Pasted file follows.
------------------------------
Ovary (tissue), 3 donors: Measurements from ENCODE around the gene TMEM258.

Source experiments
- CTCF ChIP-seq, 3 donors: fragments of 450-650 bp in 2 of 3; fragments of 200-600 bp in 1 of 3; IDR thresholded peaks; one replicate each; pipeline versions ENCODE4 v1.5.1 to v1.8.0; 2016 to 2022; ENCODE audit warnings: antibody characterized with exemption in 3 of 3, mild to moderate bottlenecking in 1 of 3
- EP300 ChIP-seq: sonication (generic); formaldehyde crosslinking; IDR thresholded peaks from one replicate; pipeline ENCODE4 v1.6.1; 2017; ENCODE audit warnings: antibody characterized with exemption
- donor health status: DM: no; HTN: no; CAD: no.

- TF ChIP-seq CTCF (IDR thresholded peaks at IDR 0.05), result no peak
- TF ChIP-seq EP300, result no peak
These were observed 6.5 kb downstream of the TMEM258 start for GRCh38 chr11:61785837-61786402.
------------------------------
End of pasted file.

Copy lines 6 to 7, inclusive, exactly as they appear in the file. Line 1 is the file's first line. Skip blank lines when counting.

- TF ChIP-seq CTCF (IDR thresholded peaks at IDR 0.05), result no peak
- TF ChIP-seq EP300, result no peak